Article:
Aesthetics in philosophy of mathematics is too narrowly construed. Beauty is not the only feature in mathematics that is arguably aesthetic. While not the highest aesthetic value, being interesting is a sine qua non for publishability. Of the many ways to be interesting, being explanatory has recently been discussed. The motivational power of what is interesting is important for both directing research and stimulating education. The scientific satisfaction of curiosity and the artistic desire for beautiful results are complementary but both (...)
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  36. added 2016-09-15
    Helen De Cruz (2016). Numerical Cognition and Mathematical Realism. Philosophers' Imprint 16 (16).
    Humans and other animals have an evolved ability to detect discrete magnitudes in their environment. Does this observation support evolutionary debunking arguments against mathematical realism, as has been recently argued by Clarke-Doane, or does it bolster mathematical realism, as authors such as Joyce and Sinnott-Armstrong have assumed? To find out, we need to pay closer attention to the features of evolved numerical cognition. I provide a detailed examination of the functional properties of evolved numerical cognition, and propose that they prima (...)
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  37. added 2016-09-09
    Lydia Patton (forthcoming). Russell’s Method of Analysis and the Axioms of Mathematics. In Sandra Lapointe Christopher Pincock (ed.), Innovations in the History of Analytical Philosophy. Palgrave-Macmillan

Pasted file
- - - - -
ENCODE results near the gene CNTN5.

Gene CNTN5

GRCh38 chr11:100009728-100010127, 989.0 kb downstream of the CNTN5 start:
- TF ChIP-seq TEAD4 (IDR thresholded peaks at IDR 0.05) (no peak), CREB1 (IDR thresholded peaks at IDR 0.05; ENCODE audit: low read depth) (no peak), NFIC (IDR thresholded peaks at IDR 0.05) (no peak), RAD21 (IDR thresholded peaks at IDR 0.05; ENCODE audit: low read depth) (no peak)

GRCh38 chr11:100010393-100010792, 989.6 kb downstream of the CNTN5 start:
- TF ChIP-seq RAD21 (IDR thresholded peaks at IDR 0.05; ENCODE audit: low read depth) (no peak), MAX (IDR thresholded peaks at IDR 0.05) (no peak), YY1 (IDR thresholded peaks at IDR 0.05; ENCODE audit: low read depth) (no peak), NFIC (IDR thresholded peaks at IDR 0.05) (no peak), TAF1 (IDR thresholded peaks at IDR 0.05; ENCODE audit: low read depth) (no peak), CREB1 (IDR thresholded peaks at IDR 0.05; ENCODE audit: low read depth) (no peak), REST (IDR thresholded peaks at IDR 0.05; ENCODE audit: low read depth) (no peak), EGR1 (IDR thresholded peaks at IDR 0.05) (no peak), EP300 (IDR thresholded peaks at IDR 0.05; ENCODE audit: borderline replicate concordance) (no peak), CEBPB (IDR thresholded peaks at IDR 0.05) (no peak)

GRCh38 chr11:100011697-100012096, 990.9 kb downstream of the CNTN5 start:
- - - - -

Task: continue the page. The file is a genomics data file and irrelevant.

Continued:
In the early 1900s, Russell began to recognize that he, and many other mathematicians, had been using assertions like the Axiom of Choice implicitly, and without explicitly proving them. In working with the Axioms of Choice, Infinity, and Reducibility, and his and Whitehead’s Multiplicative Axiom, Russell came to take the position that some axioms are necessary to recovering certain results of mathematics, but may not be proven to be true absolutely. The essay traces historical roots of, and motivations for, Russell’s (...)
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  38. added 2016-09-08
    Annie Selden, John Selden & Kerry McKee (2010). Affect, Behavioural Schemas and the Proving Process. International Journal for Mathematical Education in Science and Technology 41 (2):199-215.
    In this largely theoretical article, we discuss the relation between a kind of affect, behavioural schemas and aspects of the proving process. We begin with affect as described in the mathematics education literature, but soon narrow our focus to a particular kind of affect – nonemotional cognitive feelings. We then mention the position of feelings in consciousness because that bears on the kind of data about feelings that students can be expected to be able to report. Next we introduce the (...)